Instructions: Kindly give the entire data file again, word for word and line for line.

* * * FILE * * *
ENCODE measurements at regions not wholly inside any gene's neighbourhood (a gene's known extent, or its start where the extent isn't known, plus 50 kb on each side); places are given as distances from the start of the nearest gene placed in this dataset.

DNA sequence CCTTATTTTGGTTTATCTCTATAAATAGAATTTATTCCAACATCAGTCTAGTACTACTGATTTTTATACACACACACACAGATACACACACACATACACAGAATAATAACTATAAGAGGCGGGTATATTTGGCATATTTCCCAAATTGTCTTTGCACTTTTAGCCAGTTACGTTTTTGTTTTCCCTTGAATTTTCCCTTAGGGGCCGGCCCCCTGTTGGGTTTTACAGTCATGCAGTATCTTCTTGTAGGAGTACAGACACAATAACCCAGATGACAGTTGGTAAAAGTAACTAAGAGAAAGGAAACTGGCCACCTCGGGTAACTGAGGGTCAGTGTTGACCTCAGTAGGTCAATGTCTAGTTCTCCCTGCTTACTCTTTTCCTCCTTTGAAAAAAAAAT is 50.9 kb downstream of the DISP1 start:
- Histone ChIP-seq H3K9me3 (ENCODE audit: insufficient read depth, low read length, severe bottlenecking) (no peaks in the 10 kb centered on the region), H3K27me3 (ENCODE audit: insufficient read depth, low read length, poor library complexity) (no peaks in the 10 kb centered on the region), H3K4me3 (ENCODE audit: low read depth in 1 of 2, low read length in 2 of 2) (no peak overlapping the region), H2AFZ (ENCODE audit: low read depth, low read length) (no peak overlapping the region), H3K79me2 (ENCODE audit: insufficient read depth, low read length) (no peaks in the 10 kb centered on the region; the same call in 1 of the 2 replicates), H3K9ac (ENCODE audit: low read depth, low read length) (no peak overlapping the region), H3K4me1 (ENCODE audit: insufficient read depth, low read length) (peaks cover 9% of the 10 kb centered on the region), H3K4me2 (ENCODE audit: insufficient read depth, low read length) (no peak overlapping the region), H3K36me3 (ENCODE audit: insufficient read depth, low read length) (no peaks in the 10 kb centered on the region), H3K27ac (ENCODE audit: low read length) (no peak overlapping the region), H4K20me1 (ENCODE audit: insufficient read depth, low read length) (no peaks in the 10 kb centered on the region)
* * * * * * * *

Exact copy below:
ENCODE measurements at regions not wholly inside any gene's neighbourhood (a gene's known extent, or its start where the extent isn't known, plus 50 kb on each side); places are given as distances from the start of the nearest gene placed in this dataset.

DNA sequence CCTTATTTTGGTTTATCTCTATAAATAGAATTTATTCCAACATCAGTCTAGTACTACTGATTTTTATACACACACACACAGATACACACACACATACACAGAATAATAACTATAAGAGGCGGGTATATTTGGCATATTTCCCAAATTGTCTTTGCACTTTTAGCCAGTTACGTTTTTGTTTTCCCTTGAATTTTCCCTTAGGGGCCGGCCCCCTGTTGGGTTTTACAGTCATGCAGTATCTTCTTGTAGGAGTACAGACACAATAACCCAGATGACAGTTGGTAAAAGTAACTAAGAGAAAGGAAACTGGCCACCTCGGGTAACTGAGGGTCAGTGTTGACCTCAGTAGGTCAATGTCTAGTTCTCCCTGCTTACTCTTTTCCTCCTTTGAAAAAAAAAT is 50.9 kb downstream of the DISP1 start:
- Histone ChIP-seq H3K9me3 (ENCODE audit: insufficient read depth, low read length, severe bottlenecking) (no peaks in the 10 kb centered on the region), H3K27me3 (ENCODE audit: insufficient read depth, low read length, poor library complexity) (no peaks in the 10 kb centered on the region), H3K4me3 (ENCODE audit: low read depth in 1 of 2, low read length in 2 of 2) (no peak overlapping the region), H2AFZ (ENCODE audit: low read depth, low read length) (no peak overlapping the region), H3K79me2 (ENCODE audit: insufficient read depth, low read length) (no peaks in the 10 kb centered on the region; the same call in 1 of the 2 replicates), H3K9ac (ENCODE audit: low read depth, low read length) (no peak overlapping the region), H3K4me1 (ENCODE audit: insufficient read depth, low read length) (peaks cover 9% of the 10 kb centered on the region), H3K4me2 (ENCODE audit: insufficient read depth, low read length) (no peak overlapping the region), H3K36me3 (ENCODE audit: insufficient read depth, low read length) (no peaks in the 10 kb centered on the region), H3K27ac (ENCODE audit: low read length) (no peak overlapping the region), H4K20me1 (ENCODE audit: insufficient read depth, low read length) (no peaks in the 10 kb centered on the region)